Getting Back to the Garden
My poor garden has been so neglected over the past year! Due to health issues and lack of rain, things have been pretty dismal looking. I have had a few successes, but the majority of plants gone into my garden have not done very well and it has certainly been nothing worth blogging about!
However, things are looking up! My health is improving, and finally, we've had some rain over the last month after a very dry summer. Also, the kids have been asking me many times if they can garden, and have even done some on their own. I gave them each a small patch to look after since I have been unable/unmotivated to do much gardening myself. Their attempts at gardening have been well-intentioned, but due to their forgetfulness, have been mostly unsuccessful. I have usually stood back and observed, sometimes offering advice, allowing them to work it out for themselves. The lack of rain hasn't helped their cause much either. However, I have realised that too many failures can result in wanting to completely give up (I've been there myself a few times with gardening). I want them to enjoy gardening, while also enjoying the fruits of their labours'. So I realised I need to work with them more in order for them to experience more success.
Along with the much awaited rain, my motivation and improved health have returned. So now, it is time to get back into the garden! And since the children are a bit older and keener this time, my plan is to involve them and teach them more about gardening. I look forward to growing the majority of our vegetables again. I have also enticed them further with the possibility of selling our excess produce through a local business and earning some extra pocket money! That would be great if it works out! This will require a lot more organisation on my part and extra effort on the children's part too if they are to get a share of the earnings! But I think it will be a good life-learning experience for them.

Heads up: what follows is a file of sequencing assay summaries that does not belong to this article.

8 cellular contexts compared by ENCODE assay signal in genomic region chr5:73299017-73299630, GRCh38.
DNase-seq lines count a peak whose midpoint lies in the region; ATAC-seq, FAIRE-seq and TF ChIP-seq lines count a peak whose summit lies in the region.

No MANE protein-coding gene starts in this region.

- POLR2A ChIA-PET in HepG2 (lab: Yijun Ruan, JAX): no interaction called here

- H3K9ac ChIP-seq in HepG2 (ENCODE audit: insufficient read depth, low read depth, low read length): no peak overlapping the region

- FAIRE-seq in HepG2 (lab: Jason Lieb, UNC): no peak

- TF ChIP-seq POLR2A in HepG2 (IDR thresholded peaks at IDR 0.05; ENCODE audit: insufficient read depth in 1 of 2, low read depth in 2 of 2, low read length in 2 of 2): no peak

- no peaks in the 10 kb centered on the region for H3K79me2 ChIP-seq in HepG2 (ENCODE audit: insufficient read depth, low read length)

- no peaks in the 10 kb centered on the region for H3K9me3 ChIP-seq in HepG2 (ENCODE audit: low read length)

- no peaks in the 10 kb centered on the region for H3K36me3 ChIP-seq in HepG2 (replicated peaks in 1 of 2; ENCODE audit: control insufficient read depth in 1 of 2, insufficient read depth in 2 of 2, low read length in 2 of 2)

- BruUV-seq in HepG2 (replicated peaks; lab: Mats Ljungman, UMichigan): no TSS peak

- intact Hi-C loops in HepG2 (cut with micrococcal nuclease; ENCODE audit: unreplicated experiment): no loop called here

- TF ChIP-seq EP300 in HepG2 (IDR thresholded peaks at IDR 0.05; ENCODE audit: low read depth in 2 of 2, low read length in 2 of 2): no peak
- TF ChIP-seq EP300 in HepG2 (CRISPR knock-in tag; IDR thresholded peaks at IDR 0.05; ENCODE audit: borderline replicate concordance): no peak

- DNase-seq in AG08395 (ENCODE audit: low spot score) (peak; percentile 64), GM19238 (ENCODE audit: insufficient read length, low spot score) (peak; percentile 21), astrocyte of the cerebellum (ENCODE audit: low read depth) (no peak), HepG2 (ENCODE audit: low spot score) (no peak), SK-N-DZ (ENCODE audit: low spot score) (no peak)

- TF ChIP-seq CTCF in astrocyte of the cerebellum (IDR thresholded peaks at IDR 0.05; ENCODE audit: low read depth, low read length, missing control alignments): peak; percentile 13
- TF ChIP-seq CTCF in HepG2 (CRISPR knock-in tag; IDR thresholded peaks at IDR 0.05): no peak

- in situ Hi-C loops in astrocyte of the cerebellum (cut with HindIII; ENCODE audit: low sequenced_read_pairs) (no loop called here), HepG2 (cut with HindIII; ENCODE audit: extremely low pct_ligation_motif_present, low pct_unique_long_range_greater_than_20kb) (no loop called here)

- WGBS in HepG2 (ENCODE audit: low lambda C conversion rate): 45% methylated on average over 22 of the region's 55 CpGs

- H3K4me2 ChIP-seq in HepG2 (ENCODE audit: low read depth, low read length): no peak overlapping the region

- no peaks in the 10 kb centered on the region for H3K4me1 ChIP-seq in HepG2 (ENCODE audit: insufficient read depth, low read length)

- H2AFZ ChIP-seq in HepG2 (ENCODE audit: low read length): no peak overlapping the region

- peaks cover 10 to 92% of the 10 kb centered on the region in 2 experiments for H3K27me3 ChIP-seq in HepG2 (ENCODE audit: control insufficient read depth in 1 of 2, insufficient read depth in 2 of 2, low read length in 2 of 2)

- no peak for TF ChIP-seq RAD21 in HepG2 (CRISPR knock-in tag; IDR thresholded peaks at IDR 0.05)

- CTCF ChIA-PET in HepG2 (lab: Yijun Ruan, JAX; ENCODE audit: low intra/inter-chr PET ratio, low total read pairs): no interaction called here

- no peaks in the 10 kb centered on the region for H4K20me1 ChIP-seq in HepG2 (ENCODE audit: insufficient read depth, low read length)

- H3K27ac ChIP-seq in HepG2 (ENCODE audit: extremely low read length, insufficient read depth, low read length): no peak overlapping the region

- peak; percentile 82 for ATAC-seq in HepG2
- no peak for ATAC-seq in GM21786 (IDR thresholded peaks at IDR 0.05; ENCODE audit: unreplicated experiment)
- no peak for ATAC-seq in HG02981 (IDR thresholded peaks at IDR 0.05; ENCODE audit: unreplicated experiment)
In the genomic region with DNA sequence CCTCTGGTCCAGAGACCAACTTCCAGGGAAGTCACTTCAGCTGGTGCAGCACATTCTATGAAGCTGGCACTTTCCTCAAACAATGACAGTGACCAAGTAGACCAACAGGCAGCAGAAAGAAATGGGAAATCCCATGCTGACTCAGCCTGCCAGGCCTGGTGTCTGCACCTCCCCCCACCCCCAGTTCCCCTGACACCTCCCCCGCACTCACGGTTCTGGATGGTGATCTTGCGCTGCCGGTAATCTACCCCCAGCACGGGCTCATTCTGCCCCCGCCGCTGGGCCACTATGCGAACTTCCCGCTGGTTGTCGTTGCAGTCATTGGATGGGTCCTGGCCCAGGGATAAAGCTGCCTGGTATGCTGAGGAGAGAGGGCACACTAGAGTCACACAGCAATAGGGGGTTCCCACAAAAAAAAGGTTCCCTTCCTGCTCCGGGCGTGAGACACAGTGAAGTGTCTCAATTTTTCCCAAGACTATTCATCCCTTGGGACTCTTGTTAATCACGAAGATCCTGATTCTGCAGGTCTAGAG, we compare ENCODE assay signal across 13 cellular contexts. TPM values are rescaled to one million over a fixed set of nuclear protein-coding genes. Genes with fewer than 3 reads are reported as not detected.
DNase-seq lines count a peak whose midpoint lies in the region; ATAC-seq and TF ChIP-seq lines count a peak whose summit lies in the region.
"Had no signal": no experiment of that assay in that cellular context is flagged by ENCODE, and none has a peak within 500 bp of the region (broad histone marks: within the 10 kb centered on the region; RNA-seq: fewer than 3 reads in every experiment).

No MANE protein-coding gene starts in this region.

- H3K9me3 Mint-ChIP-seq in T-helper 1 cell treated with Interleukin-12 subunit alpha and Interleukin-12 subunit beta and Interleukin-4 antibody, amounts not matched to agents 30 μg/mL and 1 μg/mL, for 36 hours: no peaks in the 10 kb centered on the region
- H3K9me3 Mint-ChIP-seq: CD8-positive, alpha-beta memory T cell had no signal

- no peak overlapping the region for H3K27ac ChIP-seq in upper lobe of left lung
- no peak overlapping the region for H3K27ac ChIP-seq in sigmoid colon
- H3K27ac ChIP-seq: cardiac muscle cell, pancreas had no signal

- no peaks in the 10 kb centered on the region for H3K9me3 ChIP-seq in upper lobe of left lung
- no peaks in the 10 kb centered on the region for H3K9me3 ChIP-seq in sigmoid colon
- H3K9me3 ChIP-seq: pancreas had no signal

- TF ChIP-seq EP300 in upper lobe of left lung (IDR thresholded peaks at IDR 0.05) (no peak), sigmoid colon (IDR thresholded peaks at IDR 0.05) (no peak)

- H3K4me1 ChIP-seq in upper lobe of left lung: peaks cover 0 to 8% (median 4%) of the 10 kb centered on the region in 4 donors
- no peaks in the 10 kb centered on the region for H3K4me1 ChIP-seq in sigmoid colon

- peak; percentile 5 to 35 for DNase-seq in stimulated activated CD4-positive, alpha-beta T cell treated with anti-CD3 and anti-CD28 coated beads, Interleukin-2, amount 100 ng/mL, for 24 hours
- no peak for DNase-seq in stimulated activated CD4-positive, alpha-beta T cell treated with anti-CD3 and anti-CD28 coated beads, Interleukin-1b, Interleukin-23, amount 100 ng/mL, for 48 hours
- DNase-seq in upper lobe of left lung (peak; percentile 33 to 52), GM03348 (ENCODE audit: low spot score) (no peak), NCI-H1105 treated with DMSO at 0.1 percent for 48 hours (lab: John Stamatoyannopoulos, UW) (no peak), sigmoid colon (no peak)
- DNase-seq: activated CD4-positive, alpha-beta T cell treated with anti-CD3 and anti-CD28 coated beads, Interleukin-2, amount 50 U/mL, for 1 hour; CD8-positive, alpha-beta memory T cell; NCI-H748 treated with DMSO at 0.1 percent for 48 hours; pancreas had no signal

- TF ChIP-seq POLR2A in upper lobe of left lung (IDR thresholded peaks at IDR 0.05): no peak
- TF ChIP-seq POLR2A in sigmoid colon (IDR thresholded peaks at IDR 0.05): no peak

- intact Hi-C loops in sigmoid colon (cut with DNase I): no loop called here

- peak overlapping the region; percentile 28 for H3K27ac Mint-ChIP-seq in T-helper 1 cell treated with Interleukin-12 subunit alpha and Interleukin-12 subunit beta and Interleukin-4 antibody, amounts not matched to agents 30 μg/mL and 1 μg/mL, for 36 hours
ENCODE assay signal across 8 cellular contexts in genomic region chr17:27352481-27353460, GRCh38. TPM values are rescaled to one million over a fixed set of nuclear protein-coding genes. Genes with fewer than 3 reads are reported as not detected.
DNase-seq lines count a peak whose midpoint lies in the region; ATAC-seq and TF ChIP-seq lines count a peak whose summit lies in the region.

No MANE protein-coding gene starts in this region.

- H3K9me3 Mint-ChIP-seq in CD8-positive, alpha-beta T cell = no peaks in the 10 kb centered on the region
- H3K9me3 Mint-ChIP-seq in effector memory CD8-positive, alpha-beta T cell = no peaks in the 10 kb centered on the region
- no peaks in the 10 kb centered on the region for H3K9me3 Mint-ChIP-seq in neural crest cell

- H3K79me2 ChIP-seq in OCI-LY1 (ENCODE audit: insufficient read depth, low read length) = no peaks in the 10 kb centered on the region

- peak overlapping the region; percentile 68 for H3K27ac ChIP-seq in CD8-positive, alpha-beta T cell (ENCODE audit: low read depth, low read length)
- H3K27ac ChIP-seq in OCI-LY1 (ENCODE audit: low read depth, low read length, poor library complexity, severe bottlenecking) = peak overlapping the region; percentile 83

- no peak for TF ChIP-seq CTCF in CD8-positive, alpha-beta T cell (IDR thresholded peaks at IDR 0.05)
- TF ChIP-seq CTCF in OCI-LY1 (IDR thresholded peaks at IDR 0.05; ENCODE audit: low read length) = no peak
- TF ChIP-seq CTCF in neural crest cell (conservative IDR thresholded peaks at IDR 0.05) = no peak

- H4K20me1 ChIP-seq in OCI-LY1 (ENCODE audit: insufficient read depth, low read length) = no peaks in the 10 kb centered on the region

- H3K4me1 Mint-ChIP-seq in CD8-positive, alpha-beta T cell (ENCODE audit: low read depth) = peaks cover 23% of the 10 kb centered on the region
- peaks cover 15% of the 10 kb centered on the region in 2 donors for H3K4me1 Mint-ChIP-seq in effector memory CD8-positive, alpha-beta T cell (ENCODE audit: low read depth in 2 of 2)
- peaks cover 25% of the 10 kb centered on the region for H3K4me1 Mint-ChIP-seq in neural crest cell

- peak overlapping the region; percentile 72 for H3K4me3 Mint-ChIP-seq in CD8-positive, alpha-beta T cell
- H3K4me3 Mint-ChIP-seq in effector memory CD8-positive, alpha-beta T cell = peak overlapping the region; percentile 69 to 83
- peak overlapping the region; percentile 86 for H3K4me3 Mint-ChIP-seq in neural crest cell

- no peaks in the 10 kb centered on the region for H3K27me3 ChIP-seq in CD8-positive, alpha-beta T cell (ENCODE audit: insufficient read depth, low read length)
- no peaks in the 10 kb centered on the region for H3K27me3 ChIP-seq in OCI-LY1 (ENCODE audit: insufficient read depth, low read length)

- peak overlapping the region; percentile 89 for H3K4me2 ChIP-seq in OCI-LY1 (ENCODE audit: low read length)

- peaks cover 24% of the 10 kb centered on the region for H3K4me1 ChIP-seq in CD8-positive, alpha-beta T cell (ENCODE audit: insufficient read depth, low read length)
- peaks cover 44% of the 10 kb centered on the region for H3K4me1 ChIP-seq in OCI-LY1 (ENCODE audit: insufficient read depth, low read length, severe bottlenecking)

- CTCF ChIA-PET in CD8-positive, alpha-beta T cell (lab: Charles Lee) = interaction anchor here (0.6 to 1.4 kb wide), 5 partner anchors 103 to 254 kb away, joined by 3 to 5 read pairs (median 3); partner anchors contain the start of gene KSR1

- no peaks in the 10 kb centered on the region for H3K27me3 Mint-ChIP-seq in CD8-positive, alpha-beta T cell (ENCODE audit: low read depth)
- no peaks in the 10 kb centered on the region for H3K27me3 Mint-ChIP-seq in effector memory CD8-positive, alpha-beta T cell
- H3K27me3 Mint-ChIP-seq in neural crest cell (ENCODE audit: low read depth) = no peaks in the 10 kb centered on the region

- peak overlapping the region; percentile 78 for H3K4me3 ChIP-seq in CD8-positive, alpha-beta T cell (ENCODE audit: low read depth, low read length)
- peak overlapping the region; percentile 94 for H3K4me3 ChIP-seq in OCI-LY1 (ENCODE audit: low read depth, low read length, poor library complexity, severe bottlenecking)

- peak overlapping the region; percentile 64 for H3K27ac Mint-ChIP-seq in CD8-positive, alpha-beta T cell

So in order to bring all this wonderful chemical-free produce into existence, a huge improvement in my soil's fertility is needed. Especially after the long dry spell and neglect that it's had. I started about 6 weeks ago by pulling everything out and planting a green manure crop. Luckily it has rained nicely in that time, and the seeds have grown green and lush. Today we started digging them in- chopping them up with the spade, sprinkling on some extra fertiliser and covering with mulch to allow everything to break down. Miss 7 and Master 3 had fun squashing all the soft green growth before I dug it in. They also helped to spread out the mulch.
Apart from the green manure, we have been busy collecting bags of horse manure from Miss 7's new Shetland Pony to turn into compost. We've also planted lots of seedlings to put in the garden after the green manure has been dug in. The kids have all been very enthusiastic so far. Surprising, considering how much patience is required while waiting for the green manure and the seedlings to be ready. They have checked things everyday, and there is always excited announcements made when anything new has happened, such as a seed that someone planted a few weeks ago has finally come up. Things don't happen overnight when you're gardening. A lot of patience is required. Patience, another great life-lesson that can be learned from gardening...